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BLOSS C.A. Heroines of the Crusades


Sir John Froissart's Chronicles of England, France, Spain and the Ajoining Countries from the latter part of the reign of Edward II to the coronation of Henry IV in 12 volumes 

Chronicles of Enguerrand De Monstrelet (Sir John Froissart's Chronicles continuation) in 13 volumes 

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Heroines of the Crusades
page 282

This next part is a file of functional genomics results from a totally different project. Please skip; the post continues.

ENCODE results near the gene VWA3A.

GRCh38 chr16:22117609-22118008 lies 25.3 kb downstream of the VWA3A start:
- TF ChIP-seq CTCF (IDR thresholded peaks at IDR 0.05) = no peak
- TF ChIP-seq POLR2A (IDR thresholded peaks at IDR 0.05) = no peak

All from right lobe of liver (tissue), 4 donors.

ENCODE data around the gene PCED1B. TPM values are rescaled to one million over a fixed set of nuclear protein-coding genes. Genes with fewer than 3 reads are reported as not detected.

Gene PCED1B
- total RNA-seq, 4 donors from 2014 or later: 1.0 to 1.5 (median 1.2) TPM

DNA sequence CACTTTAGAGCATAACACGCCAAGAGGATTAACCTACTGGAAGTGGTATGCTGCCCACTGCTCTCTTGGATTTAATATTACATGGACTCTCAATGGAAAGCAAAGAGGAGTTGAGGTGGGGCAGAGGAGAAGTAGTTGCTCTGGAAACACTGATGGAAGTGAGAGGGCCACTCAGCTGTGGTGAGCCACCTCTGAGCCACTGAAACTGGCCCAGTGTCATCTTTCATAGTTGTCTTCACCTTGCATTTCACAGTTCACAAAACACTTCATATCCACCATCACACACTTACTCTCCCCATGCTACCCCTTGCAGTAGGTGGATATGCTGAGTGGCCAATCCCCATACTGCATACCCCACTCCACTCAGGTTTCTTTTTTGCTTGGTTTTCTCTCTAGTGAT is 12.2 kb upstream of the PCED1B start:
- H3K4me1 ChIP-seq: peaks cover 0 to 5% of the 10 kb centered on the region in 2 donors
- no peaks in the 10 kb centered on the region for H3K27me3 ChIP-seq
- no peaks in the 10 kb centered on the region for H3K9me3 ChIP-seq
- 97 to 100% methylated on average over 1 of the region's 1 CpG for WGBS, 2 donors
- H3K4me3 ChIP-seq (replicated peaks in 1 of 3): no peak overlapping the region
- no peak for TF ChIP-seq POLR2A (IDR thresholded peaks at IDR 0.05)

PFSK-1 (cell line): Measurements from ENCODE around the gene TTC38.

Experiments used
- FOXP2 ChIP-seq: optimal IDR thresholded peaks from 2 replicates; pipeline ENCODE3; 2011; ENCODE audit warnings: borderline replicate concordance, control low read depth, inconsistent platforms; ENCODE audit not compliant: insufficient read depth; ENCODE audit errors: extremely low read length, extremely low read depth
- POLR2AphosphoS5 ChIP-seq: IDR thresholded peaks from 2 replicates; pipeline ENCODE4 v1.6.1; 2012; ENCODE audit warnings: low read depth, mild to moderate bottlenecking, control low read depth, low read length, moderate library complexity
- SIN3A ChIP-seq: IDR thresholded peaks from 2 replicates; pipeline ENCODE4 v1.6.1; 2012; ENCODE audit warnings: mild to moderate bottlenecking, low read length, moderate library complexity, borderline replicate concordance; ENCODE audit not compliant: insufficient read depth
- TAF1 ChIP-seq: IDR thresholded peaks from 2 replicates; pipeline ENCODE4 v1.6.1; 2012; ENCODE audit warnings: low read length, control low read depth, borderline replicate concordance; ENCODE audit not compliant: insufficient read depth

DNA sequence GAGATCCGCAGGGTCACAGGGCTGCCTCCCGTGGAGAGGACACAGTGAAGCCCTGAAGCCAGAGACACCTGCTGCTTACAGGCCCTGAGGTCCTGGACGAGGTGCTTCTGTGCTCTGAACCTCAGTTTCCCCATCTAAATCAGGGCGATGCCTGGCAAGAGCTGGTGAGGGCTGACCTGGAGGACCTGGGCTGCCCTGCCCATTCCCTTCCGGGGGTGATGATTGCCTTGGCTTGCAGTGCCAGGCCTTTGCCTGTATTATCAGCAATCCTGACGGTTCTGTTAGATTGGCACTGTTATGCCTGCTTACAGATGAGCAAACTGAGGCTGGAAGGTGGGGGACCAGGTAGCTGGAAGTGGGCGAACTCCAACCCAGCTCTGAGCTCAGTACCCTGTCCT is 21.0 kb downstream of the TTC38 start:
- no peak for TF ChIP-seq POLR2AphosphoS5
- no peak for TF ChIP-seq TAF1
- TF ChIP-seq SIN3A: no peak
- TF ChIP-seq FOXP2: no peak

John sent one of his" knights to expel them from the con-vent and take possession of their revenues. The affair went on with admonitions from the spiritual father, and defiant retorts from the refractory king, till Inno-cent III. laid an interdict upon the realm. This terrible man-date at once covered the whole nation with the garb and the gloom of mourning. The priests with pious reverence stripped the altars of their ornaments, collected the crosses and relics, took down the images and statues of saints and apostles, and laying them upon the ground carefully cover-ed them from the eyes of the profane. No matin chime awoke the pious to their devotions, no vesper bell summoned the youths and maidens to unite in the evening hymn ; no joyous peal invited the happy throng to the nuptial ceremony, no solemn toll gathered the sor-rowing multitudes to the burial service. The bridegroom took the hand of his bride and whispered his vows with boding fear, standing in the churchyard, surrounded by the silent witnesses, whose very presence was a terror. The father relinquished the dead body of his child to unhallow-ed hands, that made for it an obscure and unconsecrated grave by the wayside ; the tender infant was not presented at the font for baptism, but received the holy rite in the pri-vacy of the monkish cell, and the dying, man partook of the last sacrament under circumstances that rendered still more terrible the approach of death. Men neglected their usual avocations, feeling that the curse of God rested upon them ; children relinquished their amusements, subdued by the mysterious fear that pervaded all ranks of society. But the tyrant John and his thoughtless queen felt no sympathy with the afflictions of their people, no reverence for the ordinances of religion. They made no concessions, they manifested no signs of repentance. Each was en-gaged in the pursuit of pleasure, without regard to the other's feelings, or the laws of God. If the fickle and wounded affections of Isabella wandered from her lord to some noble knight, who compassionated her wrongs, her 294 HEROINES OF THE CRUSADES.

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